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 March 7th, 2013, 06:14 AM #1 Math Team     Joined: Mar 2012 From: India, West Bengal Posts: 3,871 Thanks: 86 Math Focus: Number Theory Diophantine equation It seems like $x^3 + y^3= d x y$ has all the integer solutions either $x= y = \frac{d}{2}$ and/or $x= \frac{y}{2}$ assumed x < y. Can one give a proof/counterexample?
 March 7th, 2013, 08:14 AM #2 Global Moderator     Joined: Nov 2006 From: UTC -5 Posts: 16,046 Thanks: 937 Math Focus: Number theory, computational mathematics, combinatorics, FOM, symbolic logic, TCS, algorithms Re: Diophantine equation (x, y, d) = (6, 18, 56). There are infinitely many such counterexamples; probably the counterexamples are asymptotically dominant with any reasonable measure.
March 7th, 2013, 09:48 AM   #3
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Re: Diophantine equation

Okay, thanks. I was being fooled by the behavior of small d's.

Quote:
 Originally Posted by CRGreathouse probably the counterexamples are asymptotically dominant with any reasonable measure.
Can you elaborate a bit more?

 March 7th, 2013, 10:51 AM #4 Global Moderator     Joined: Nov 2006 From: UTC -5 Posts: 16,046 Thanks: 937 Math Focus: Number theory, computational mathematics, combinatorics, FOM, symbolic logic, TCS, algorithms Re: Diophantine equation If you find all (x, y, d) satisfying 0 < x <= y < M and the equation, I guess that the percentage which meet your conditions have asymptotic density 0.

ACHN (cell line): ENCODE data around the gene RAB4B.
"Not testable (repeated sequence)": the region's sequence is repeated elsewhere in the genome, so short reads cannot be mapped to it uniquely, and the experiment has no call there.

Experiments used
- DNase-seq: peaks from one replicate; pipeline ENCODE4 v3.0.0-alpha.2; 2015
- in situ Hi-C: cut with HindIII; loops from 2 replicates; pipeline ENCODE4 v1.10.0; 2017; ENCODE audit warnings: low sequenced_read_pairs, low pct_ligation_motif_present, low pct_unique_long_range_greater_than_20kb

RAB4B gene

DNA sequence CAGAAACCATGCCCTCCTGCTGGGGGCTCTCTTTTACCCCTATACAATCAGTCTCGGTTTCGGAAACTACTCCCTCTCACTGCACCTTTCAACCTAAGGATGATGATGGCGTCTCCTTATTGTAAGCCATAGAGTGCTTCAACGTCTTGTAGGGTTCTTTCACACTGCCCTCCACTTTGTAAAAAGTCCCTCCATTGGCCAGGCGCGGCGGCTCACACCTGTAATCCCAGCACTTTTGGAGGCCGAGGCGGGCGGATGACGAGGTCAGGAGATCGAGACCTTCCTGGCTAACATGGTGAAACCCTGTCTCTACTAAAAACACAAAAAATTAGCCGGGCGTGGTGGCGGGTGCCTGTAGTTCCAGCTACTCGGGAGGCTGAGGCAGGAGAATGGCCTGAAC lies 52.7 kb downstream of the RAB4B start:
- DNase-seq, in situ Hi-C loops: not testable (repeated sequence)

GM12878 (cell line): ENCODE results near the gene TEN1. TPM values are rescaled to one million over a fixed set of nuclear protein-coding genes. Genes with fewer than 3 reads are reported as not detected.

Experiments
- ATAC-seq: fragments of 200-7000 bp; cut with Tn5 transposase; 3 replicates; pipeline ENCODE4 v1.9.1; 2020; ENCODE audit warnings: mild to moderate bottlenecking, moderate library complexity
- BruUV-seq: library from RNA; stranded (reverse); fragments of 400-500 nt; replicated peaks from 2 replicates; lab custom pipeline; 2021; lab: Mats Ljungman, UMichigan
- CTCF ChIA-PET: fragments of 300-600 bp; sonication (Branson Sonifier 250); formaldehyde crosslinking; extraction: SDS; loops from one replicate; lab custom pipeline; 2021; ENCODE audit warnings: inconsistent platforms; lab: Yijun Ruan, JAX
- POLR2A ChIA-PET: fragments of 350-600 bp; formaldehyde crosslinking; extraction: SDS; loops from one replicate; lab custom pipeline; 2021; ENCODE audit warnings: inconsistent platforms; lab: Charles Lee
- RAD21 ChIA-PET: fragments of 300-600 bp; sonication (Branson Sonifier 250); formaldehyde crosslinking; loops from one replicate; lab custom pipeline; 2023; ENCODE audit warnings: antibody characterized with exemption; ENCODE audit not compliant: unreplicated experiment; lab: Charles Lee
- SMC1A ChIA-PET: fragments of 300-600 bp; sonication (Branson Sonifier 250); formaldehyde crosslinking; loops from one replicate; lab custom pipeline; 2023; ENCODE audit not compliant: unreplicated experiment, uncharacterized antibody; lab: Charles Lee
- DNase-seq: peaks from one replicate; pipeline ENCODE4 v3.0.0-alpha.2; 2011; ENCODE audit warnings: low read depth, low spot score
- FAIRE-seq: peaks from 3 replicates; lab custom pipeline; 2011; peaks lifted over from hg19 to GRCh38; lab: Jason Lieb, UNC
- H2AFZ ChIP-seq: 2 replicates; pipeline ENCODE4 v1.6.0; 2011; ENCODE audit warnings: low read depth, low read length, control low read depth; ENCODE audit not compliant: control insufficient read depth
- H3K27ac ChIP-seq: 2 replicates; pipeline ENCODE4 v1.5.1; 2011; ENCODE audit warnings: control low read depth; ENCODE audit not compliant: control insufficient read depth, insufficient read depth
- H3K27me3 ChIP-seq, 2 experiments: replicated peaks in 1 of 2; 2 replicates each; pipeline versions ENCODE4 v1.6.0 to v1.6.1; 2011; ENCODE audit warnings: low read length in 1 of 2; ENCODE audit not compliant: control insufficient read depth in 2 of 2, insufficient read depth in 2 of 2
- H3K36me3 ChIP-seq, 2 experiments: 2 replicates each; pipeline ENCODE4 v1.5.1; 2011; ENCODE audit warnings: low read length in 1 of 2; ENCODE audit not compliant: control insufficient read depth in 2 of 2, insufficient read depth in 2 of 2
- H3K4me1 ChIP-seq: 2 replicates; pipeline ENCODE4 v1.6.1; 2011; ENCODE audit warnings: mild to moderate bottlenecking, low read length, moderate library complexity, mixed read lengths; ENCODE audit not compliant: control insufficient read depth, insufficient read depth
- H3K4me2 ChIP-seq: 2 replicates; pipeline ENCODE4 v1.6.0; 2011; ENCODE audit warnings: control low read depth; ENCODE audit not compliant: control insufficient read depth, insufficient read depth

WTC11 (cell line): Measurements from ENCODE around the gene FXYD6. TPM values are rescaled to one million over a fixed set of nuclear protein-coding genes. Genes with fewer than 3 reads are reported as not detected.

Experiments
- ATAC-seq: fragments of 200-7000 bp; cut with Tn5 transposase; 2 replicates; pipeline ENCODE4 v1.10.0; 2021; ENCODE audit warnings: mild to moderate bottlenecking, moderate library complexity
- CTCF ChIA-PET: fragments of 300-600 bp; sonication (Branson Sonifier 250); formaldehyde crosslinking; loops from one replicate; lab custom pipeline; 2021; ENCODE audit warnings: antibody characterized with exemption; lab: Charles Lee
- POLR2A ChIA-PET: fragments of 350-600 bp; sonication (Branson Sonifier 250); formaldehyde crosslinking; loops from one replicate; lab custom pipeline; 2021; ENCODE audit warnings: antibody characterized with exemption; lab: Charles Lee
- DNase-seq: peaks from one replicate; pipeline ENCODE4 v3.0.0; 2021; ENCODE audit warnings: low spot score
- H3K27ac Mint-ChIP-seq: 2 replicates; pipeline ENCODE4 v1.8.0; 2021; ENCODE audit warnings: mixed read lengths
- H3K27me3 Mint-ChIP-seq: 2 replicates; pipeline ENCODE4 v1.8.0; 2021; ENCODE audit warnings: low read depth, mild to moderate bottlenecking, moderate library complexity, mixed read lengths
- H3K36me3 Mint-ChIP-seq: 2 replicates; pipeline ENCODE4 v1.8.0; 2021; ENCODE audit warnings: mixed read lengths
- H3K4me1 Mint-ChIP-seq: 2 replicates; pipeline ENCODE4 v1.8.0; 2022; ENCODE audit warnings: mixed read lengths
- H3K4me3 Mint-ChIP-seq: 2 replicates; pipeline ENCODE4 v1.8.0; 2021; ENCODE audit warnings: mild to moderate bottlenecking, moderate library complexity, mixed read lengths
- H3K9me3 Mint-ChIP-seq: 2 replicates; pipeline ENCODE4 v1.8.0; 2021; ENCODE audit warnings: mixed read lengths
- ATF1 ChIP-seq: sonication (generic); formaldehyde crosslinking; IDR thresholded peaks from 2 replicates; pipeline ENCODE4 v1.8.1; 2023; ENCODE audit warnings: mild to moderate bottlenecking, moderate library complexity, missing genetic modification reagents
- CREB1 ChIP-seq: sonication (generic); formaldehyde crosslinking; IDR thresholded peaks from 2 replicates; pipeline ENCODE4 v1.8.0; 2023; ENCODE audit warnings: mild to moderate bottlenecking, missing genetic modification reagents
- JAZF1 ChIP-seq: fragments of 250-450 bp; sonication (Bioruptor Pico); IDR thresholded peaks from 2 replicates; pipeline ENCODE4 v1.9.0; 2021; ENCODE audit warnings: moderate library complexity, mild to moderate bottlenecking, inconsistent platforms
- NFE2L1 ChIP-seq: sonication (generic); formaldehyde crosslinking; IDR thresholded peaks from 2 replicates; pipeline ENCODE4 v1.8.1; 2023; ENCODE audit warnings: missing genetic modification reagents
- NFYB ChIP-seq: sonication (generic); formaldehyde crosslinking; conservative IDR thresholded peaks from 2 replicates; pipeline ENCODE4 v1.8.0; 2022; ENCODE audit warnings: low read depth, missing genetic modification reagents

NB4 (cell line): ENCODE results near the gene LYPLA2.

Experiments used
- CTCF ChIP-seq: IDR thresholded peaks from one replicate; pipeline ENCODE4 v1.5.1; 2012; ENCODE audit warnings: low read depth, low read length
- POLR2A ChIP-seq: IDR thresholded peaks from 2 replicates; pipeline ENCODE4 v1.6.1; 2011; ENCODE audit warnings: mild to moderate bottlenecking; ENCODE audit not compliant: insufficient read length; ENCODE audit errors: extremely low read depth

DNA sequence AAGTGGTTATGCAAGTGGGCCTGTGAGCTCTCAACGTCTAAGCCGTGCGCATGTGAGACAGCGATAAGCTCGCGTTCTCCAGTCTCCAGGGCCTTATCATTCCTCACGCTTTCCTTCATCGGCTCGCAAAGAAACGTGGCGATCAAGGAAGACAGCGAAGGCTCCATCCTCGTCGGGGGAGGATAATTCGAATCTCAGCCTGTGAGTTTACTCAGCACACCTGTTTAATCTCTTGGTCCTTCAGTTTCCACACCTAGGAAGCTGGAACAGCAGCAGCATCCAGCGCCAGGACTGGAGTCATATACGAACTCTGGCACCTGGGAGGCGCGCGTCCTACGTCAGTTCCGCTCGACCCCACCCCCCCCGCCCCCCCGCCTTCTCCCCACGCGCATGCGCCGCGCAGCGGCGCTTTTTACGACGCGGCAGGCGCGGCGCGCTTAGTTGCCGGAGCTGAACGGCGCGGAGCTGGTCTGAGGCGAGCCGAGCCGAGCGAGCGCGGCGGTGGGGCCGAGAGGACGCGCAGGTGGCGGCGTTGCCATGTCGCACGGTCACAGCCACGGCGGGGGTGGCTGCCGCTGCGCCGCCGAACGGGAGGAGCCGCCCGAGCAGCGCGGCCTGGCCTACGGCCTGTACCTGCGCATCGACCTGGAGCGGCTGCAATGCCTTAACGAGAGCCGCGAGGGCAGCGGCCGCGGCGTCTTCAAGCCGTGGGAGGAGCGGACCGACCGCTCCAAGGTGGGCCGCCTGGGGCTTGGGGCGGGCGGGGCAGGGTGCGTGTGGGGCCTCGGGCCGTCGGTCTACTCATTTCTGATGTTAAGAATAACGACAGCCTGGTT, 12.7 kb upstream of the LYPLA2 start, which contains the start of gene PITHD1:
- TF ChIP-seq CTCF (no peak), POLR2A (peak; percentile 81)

March 7th, 2013, 11:47 AM   #5
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Re: Diophantine equation

Quote:
 Originally Posted by mathbalarka Can you elaborate a bit more?
dxy-x^3=y^3;
Let x=ky where k - rational number;
dky^2-(ky)^3=y^3 or dk=y(k^3+1);
k(d-yk^2)=y;
If d=2y then k=1;
d=(9/2)y then k=2;
d=(28/3)y then k=3; etc.

 March 7th, 2013, 12:18 PM #6 Global Moderator     Joined: Nov 2006 From: UTC -5 Posts: 16,046 Thanks: 937 Math Focus: Number theory, computational mathematics, combinatorics, FOM, symbolic logic, TCS, algorithms Re: Diophantine equation The only thing that matters in this problem is that y | x^3 and x | y^3, so just make sure that they have the same primes and they're within a multiple of 3 of each other. So if one is divisible by (exactly) 2^4, the other needs to have 2 raised to a power between 2 = ceil(4/3) and 12 = 4*3.
 March 7th, 2013, 04:54 PM #7 Senior Member   Joined: Nov 2010 From: Berkeley, CA Posts: 174 Thanks: 35 Math Focus: Elementary Number Theory, Algebraic NT, Analytic NT Re: Diophantine equation I'm not sure if this will be helpful, but your equation can be written in parametric form as $x= \frac{dt}{1 + t^3}$ $y= \frac{dt^2}{1 + t^3}$ For the derivation of these equations see, for example, the Wikipedia article on the Folium of Descartes. In particular, y = tx. In CRG's solution (6, 18, 56), we have that t = 3.

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